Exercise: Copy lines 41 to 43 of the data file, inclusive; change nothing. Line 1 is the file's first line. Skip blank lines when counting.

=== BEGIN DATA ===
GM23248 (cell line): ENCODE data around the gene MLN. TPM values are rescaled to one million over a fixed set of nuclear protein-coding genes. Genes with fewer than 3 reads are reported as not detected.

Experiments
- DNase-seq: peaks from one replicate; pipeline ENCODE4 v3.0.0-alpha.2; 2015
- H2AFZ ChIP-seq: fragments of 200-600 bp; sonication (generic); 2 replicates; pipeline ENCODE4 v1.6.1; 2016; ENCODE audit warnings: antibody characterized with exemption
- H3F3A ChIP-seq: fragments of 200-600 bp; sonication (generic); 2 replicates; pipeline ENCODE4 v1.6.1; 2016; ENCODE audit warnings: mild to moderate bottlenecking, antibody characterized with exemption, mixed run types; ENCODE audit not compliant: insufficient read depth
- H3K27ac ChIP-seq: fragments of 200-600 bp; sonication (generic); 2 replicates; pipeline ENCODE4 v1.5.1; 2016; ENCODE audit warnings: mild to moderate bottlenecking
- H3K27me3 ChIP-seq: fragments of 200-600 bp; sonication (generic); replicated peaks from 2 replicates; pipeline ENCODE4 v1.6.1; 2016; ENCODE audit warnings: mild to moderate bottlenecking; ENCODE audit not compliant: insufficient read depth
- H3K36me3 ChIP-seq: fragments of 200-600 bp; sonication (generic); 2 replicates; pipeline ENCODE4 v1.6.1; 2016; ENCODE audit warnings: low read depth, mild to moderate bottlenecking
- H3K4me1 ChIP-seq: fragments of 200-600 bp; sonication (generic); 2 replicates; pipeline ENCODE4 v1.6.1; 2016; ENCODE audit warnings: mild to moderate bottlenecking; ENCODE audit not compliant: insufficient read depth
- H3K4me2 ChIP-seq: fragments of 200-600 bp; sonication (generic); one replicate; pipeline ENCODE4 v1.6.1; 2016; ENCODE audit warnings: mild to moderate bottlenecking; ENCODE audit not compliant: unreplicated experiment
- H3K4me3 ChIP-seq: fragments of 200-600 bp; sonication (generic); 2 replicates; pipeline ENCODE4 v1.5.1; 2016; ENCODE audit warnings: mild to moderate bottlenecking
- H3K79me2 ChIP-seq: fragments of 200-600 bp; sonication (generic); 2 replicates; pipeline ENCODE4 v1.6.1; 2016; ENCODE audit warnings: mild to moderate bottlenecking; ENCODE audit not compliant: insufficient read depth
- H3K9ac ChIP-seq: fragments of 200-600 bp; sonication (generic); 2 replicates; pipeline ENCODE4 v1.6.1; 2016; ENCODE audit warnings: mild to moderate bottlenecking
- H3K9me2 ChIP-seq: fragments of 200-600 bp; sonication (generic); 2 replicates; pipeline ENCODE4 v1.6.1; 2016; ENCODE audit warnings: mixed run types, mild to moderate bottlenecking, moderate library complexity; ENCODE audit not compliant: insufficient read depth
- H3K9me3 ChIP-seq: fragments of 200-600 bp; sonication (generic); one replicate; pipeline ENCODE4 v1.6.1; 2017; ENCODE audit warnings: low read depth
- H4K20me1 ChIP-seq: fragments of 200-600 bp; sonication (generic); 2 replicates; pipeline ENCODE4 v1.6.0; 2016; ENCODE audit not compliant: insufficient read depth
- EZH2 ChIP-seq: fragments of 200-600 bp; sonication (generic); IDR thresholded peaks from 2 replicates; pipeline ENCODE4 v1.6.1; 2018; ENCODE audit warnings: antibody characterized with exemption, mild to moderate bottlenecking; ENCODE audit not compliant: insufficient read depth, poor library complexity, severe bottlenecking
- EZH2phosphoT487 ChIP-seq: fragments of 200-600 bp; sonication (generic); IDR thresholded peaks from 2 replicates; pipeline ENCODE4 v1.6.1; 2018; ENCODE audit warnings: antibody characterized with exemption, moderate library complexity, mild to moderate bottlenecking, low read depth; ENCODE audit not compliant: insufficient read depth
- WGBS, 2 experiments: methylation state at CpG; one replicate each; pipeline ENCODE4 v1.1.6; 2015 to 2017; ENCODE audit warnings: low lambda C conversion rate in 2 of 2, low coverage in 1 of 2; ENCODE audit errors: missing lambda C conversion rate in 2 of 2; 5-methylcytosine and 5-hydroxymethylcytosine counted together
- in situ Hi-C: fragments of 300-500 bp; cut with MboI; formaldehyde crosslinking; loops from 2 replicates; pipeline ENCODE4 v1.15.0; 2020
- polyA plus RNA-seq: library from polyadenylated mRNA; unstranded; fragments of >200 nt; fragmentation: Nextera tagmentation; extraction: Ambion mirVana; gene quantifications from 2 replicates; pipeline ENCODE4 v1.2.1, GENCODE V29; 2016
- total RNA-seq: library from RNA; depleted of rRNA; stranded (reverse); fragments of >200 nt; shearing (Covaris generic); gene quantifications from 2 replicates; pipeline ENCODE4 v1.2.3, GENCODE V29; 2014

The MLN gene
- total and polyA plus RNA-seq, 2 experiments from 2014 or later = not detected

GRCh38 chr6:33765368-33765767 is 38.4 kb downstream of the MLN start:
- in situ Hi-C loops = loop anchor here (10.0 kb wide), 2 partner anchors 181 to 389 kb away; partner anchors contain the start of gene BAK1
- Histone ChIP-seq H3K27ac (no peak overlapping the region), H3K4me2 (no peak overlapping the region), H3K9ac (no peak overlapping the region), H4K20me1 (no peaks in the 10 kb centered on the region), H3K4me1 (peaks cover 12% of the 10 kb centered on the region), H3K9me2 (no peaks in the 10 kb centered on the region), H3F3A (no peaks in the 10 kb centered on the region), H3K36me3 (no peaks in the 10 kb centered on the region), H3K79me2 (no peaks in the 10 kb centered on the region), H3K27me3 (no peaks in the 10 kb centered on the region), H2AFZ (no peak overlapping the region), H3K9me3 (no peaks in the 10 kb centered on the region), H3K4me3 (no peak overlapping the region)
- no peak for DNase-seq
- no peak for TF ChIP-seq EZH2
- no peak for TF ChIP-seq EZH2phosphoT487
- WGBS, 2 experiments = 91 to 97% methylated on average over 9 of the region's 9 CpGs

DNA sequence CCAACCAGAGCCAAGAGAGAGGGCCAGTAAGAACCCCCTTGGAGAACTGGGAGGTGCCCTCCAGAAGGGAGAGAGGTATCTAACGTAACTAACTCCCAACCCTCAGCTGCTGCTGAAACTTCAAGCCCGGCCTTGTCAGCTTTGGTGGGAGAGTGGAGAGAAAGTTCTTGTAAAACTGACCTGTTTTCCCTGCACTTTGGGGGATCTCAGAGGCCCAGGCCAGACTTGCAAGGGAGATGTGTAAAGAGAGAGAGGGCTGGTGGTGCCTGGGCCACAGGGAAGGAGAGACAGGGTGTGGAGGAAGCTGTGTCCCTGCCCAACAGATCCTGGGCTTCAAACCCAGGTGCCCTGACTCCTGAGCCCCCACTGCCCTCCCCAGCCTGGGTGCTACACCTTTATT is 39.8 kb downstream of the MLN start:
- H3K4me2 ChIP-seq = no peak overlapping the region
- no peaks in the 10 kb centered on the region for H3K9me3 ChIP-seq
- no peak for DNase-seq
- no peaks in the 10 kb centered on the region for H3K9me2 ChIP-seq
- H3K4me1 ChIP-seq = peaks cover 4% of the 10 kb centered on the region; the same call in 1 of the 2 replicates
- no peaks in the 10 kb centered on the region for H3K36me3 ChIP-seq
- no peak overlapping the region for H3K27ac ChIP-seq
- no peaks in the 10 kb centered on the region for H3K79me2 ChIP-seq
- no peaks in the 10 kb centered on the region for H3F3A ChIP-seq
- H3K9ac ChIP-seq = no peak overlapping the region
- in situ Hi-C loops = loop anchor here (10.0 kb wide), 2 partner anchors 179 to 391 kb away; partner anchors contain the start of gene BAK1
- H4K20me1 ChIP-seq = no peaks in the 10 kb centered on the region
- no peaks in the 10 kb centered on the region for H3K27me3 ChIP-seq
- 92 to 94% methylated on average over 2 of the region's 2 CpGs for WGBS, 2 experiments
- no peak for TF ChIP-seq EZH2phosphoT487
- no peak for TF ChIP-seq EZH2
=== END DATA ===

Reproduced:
- no peaks in the 10 kb centered on the region for H3F3A ChIP-seq
- H3K9ac ChIP-seq = no peak overlapping the region
- in situ Hi-C loops = loop anchor here (10.0 kb wide), 2 partner anchors 179 to 391 kb away; partner anchors contain the start of gene BAK1